In Swinging London the bodies of several wealthy old men have been fished out of Thames. Bumbling Scotland Yard Commissioner Sir Arthur (Hubert von Meyerinck) is set to rule them all suicides, not realizing the victims were actually strangled to death by a homicidal gorilla! Or rather some goon in a ratty gorilla suit. Luckily sharp-minded Inspector Perkins (Horst Tappert, future star of cult detective series Derrick) suspects there is something more sinister afoot. When a mysterious doll inscribed with strange writing is found with the latest victim, Susan MacPherson (Uschi Glas) a social worker proficient in African dialects, joins Perkins and his smitten sidekick Sgt. Pepper (Uwe Friedrichsen) – minus the rest of the Lonely Hearts' Club – to investigate further. Together they unravel an elaborate mystery that involves respectable lawyer Henry Parker (Albert Lieven), a bogus criminal rehabilitation charity called 'Love and Peace for People', sinister nuns, murderous blackmailer Edgar Bird (Ralf Schermuly), and the long-lost heiress to a vast fortune.
Pulp thriller writer Edgar Wallace's 1924 novel The Dark Eyes of London was first adapted into the like-named 1939 British film with the legendary Bela Lugosi. The film proved especially popular in Europe where a young Jess Franco co-opted the name of Lugosi's character, Dr. Orloff, for his own horror movie The Awful Dr. Orloff (1962) and various sundry permutations thereof. In Germany director Alfred Vohrer remade the film as The Dead Eyes of London (1961), one of thirteen films he made in the so-called 'krimi' sub-genre of horror-crime thrillers adapted from the novels of Edgar Wallace. With The Gorilla Gang, also known as Der Gorilla von Soho (The Gorilla of Soho), Vohrer revisited the same plot, ditching the shadowy neo-expressionist black and white cinematography of the original for garish comic book colours that suit the goofy story. Whereas in earlier versions the 'monster' was a hulking blind henchman, this time it is a hideously deformed former crime boss in a gorilla suit.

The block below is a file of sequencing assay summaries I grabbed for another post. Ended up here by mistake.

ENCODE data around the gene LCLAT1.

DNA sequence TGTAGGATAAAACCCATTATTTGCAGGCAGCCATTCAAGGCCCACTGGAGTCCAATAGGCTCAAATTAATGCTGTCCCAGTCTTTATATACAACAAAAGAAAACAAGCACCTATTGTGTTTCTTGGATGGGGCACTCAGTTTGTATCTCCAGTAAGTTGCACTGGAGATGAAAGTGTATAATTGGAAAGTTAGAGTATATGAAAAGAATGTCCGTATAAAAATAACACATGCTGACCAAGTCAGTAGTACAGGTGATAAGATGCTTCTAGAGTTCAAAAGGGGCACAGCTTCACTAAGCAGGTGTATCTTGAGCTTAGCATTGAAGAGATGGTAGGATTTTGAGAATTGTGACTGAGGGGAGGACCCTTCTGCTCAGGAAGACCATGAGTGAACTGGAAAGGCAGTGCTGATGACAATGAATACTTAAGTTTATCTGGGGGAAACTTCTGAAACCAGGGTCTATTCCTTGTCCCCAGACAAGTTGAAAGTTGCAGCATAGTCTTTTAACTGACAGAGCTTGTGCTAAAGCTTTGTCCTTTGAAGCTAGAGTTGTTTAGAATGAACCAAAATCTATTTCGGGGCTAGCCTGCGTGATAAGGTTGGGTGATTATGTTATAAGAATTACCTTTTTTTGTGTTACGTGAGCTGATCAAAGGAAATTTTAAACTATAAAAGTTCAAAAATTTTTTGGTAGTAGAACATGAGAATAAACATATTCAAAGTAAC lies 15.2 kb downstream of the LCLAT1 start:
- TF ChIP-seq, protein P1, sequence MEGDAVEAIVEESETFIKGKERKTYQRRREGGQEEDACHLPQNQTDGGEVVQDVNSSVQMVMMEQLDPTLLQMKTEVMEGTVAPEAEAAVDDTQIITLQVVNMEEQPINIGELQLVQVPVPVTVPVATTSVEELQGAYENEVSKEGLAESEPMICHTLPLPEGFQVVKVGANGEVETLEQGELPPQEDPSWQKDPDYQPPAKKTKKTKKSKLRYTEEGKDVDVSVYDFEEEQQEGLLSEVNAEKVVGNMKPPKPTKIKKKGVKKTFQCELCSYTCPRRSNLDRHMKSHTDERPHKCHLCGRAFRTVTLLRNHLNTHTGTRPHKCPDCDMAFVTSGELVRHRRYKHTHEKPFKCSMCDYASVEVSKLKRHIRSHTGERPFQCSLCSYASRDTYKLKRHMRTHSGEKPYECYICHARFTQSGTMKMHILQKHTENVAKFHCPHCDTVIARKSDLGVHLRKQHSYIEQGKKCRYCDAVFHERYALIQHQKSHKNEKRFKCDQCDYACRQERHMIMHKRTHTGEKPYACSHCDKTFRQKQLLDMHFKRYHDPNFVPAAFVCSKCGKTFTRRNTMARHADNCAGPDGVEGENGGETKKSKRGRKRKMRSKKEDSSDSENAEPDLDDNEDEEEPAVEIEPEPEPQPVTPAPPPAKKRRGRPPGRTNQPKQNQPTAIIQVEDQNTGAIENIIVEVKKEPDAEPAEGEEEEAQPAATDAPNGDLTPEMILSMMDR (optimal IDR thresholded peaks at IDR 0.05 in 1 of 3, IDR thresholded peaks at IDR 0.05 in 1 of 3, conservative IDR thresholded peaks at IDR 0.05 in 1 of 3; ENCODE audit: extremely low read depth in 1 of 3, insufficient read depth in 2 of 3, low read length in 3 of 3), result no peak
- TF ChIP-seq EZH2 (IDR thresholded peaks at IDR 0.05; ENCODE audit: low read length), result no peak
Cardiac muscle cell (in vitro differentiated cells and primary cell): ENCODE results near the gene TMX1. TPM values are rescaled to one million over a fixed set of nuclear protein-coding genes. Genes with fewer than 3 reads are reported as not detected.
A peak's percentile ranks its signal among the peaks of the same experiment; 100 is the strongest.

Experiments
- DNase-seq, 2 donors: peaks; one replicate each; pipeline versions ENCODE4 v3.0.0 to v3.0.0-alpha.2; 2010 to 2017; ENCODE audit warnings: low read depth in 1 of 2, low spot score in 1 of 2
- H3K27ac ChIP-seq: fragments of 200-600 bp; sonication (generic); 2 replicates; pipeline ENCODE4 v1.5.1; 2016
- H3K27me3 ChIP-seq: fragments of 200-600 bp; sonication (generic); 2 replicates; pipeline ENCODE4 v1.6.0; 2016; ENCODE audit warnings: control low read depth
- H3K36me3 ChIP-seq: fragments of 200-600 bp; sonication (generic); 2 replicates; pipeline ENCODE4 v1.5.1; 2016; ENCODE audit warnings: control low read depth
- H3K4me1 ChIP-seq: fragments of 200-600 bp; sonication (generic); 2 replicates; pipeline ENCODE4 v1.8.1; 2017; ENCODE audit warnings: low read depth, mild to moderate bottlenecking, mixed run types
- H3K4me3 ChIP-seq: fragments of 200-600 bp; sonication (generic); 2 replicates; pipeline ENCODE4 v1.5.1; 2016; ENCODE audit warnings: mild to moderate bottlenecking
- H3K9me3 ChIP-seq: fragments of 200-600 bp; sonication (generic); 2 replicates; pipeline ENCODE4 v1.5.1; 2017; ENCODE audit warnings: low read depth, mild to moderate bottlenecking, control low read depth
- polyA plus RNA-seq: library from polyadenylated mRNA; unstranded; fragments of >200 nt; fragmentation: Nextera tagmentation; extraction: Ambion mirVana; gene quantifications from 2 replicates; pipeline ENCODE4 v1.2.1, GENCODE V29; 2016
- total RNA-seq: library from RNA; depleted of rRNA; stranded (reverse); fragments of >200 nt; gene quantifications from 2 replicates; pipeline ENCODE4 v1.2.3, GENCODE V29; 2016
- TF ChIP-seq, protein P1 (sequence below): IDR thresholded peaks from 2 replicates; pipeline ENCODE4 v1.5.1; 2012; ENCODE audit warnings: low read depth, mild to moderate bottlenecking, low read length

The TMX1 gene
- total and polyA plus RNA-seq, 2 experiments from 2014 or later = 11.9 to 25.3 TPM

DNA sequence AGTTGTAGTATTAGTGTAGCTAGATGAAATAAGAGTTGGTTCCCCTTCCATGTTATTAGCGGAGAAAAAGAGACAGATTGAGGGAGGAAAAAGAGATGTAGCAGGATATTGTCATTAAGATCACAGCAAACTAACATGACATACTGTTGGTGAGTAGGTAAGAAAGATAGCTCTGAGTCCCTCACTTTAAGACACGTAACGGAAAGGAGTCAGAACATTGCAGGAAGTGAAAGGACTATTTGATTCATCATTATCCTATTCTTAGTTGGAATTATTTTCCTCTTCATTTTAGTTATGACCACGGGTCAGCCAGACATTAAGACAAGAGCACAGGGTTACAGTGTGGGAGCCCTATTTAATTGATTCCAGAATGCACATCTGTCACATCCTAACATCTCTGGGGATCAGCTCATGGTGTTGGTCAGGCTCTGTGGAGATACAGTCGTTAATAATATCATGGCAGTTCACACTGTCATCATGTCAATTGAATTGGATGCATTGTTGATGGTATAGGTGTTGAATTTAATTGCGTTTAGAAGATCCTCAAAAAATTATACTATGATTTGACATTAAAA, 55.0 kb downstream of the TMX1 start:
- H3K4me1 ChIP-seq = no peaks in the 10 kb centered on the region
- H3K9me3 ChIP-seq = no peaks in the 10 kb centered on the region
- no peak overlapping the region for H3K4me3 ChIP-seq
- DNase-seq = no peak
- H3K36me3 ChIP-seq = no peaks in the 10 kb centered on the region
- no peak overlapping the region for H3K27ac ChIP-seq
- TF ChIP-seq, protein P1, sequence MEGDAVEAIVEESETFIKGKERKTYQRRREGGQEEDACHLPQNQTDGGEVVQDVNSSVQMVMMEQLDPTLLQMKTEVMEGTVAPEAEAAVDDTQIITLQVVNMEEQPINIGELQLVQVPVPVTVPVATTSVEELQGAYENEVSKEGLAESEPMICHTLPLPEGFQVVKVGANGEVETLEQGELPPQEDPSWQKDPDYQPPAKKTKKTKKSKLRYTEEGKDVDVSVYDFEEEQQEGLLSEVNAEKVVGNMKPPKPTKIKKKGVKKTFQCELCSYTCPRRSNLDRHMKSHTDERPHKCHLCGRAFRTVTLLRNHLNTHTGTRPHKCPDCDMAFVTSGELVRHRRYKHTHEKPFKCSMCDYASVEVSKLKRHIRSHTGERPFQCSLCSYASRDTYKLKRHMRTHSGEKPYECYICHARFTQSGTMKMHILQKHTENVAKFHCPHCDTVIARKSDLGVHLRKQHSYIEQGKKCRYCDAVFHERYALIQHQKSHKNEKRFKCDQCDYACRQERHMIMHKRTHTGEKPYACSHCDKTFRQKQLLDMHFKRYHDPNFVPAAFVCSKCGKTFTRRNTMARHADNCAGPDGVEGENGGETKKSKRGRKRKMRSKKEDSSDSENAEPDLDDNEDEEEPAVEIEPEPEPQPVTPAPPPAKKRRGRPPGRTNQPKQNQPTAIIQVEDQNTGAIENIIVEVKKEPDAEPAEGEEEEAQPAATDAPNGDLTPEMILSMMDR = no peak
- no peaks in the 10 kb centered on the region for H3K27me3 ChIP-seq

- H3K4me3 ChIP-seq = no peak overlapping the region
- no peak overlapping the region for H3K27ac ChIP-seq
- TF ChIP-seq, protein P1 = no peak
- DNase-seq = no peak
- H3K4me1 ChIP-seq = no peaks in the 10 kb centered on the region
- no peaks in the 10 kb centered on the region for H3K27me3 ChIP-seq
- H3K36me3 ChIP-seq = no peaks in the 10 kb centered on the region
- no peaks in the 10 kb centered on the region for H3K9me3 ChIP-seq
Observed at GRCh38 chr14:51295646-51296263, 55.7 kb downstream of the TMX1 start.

That first glimpse of the gorilla suit, which occurs barely a minute in, should be enough to separate seasoned trash film fans from the lightweights. Viewers will either recoil in disgust or embrace this kitsch load of nonsense like a long-lost friend. In West Germany the Edgar Wallace series proved enduringly popular and ran from the mid-Fifties to the early Seventies, occasionally overlapping in terms of style and content with the more flamboyantly gory and sexy Italian-made giallo thrillers. Indeed the next-to-last Edgar Wallace krimi: What Have You Done to Solange? (1971), a co-production between Italian and German studios, was basically a giallo. In contrast to the gialli, the krimi series featured reoccurring protagonists from film to film who were a lot funnier and therefore more personable. Audiences warmed to the cosy familiarity of Sir Arthur's pomposity, Inspector Perkins' sharp wit and Sgt. Pepper's comical mishaps. Interestingly although the heroes are drawn as comic characters, with the exception of Sir Arthur, they are also competent sleuths. Even Jimmy Pepper, who spends half his screen-time making a fool of himself trying to woo the lovely Susan, exhibits solid instincts, resourcefulness and deductive reasoning. While there are faint traces of satire in the depiction of Sir Arthur as a hot-tempered, lecherous incompetent who regularly upholds the innocence of 'respectable' yet clearly corrupt establishment types, his portrayal is largely affectionate. For all their racy nudity, sex and violent murders, the Edgar Wallace films are products of the establishment and removed from the more challenging products of then-incipient New German cinema movement.
As with many a krimi The Gorilla Gang is an odd but appealing mix of pulp fun, cosy comedy and lurid thrills (look out for the seedy bar where naked women and muscular dudes pose as living sculptures!) set in a fantasy vision of London where Edwardian archetypes intermingle with mods and dolly-birds in fetish mini-dresses and other charming relics of the Swinging Sixties. Vohrer paces the film a little slower than other entries. As always though the real pleasure lies not in the plot, which is absurdly convoluted, but the weird detours, witty dialogue, colourful characters and strange little eccentricities strewn along the way. The cast are uniformly charming, in particular steely-eyed Horst Tapper and button-cute Uschi Glas, both series regulars. It is worth watching for the lively finale and hilariously surreal and suggestive coda alone.